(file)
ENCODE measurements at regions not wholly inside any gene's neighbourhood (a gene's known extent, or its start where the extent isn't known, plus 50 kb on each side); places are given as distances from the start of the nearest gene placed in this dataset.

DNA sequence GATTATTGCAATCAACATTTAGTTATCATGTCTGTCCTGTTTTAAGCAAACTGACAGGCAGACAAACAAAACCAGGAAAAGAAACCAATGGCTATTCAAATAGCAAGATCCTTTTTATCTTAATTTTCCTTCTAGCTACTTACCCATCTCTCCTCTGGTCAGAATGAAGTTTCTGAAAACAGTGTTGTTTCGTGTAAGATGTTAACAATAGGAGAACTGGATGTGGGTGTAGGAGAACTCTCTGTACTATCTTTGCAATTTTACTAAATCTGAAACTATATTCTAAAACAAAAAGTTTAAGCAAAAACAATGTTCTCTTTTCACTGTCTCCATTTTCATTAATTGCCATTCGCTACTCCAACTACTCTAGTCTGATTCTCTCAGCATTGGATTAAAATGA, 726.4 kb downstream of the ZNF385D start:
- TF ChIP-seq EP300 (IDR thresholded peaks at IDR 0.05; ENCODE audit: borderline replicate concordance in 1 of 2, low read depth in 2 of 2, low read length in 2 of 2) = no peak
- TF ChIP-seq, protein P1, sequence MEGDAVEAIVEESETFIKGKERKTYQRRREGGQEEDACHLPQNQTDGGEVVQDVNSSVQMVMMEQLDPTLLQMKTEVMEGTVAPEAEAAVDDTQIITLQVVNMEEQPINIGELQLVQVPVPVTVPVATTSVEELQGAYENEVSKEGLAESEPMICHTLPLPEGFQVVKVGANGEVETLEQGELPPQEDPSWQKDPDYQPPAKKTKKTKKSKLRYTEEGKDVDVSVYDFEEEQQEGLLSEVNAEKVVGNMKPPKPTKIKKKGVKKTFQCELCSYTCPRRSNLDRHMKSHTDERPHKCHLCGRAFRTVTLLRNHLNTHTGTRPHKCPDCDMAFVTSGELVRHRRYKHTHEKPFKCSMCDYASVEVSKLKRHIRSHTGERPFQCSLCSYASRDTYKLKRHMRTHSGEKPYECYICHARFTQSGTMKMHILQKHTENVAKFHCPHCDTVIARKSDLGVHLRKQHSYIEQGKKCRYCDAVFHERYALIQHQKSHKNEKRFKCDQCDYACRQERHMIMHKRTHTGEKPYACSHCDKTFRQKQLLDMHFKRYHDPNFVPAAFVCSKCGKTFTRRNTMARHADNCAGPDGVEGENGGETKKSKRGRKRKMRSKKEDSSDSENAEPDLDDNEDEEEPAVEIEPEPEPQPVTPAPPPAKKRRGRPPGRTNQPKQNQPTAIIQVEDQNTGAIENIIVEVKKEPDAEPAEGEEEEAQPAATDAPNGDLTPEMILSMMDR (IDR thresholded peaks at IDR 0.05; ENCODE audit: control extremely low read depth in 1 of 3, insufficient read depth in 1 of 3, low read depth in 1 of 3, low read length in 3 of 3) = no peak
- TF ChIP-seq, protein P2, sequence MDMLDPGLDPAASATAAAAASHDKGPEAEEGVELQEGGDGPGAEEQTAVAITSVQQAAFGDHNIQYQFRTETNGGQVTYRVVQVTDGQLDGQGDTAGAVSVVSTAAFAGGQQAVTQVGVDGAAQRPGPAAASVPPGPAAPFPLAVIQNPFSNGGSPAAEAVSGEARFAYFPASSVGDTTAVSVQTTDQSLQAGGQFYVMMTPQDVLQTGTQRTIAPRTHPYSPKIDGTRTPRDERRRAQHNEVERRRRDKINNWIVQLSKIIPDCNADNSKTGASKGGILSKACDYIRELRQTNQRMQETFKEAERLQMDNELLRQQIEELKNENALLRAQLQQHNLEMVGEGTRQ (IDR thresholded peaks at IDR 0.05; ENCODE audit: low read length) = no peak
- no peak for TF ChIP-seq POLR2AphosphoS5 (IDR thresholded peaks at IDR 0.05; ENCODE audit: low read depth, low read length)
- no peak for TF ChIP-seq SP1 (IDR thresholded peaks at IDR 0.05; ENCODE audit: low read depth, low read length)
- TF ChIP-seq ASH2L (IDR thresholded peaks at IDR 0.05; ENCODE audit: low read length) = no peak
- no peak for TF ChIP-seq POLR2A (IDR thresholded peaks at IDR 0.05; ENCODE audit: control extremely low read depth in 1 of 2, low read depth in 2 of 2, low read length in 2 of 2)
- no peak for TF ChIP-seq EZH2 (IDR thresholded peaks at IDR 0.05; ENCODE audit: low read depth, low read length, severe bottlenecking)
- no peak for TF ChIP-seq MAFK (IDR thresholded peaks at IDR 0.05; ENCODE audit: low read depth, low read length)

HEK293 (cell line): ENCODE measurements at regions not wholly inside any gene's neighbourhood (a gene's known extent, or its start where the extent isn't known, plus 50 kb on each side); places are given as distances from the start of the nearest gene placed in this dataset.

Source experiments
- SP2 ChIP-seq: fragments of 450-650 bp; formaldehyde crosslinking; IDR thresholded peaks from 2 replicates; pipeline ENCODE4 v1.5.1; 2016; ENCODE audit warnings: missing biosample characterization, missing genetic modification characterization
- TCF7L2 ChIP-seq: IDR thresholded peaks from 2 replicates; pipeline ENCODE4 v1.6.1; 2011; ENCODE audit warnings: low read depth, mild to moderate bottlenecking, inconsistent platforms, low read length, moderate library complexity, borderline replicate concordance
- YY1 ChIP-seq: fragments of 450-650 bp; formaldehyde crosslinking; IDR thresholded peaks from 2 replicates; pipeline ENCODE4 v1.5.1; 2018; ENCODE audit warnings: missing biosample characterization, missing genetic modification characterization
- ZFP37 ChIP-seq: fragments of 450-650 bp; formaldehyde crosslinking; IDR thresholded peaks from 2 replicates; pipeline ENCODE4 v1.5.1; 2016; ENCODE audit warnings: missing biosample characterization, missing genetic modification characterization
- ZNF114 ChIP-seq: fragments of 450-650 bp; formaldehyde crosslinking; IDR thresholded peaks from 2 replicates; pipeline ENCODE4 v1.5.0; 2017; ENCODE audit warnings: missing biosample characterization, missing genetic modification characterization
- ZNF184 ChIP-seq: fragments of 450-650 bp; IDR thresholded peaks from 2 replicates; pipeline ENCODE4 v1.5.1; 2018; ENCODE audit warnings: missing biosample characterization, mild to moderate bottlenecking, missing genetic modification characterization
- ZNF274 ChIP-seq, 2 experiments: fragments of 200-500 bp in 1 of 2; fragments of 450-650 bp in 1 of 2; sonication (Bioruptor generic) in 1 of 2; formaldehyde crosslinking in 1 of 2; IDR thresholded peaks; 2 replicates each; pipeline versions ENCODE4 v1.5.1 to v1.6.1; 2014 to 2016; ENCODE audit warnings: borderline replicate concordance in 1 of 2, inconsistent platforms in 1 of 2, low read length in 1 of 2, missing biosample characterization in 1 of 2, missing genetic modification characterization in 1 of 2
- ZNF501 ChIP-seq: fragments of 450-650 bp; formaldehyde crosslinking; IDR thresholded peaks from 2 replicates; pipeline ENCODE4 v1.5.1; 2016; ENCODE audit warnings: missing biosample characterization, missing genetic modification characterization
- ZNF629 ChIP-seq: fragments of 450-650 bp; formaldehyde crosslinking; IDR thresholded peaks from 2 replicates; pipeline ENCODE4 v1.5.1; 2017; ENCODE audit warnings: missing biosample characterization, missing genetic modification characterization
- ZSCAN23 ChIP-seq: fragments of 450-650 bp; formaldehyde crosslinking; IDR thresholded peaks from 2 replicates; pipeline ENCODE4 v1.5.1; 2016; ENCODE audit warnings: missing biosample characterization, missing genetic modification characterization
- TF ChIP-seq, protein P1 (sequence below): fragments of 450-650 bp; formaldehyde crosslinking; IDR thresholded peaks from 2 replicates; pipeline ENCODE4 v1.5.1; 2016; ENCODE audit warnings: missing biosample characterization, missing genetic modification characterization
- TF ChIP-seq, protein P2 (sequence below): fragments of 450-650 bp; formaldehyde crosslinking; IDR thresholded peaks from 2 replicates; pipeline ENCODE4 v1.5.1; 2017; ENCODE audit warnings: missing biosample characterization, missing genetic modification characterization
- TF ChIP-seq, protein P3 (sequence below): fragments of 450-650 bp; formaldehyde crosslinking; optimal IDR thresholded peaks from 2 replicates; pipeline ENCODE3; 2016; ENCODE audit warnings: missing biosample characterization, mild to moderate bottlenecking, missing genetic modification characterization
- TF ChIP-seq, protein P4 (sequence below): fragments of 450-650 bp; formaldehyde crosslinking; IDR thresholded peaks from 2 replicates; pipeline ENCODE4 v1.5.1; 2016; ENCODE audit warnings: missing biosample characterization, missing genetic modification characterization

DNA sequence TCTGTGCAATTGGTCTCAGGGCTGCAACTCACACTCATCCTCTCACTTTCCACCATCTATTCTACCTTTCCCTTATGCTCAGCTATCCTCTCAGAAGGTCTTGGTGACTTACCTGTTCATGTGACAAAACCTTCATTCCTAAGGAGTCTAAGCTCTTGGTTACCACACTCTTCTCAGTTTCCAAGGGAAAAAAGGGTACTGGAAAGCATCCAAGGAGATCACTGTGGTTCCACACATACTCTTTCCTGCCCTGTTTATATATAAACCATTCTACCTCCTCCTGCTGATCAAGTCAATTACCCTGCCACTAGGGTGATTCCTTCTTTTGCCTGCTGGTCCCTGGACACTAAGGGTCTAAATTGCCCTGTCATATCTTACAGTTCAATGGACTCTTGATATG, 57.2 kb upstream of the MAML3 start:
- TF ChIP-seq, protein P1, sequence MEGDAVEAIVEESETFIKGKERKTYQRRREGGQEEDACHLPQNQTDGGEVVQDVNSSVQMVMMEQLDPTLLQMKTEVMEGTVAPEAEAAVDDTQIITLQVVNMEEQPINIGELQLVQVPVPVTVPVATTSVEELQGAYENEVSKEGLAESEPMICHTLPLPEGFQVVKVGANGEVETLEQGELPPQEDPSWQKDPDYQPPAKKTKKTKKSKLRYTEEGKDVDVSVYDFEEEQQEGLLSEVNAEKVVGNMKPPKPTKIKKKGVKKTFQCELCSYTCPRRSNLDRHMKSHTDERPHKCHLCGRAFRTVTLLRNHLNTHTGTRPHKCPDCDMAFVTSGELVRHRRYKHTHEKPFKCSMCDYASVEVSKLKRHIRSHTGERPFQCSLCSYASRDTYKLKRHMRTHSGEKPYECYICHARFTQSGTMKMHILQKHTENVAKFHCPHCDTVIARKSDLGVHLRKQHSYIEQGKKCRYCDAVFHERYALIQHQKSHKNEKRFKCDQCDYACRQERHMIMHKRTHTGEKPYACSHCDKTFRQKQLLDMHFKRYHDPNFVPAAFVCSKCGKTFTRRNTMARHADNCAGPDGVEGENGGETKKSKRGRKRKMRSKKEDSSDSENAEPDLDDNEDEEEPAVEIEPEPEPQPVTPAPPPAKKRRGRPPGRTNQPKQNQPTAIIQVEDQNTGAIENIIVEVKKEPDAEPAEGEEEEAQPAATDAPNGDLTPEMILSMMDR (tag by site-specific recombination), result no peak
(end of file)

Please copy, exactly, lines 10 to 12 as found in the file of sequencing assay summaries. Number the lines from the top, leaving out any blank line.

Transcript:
- no peak for TF ChIP-seq EZH2 (IDR thresholded peaks at IDR 0.05; ENCODE audit: low read depth, low read length, severe bottlenecking)
- no peak for TF ChIP-seq MAFK (IDR thresholded peaks at IDR 0.05; ENCODE audit: low read depth, low read length)

HEK293 (cell line): ENCODE measurements at regions not wholly inside any gene's neighbourhood (a gene's known extent, or its start where the extent isn't known, plus 50 kb on each side); places are given as distances from the start of the nearest gene placed in this dataset.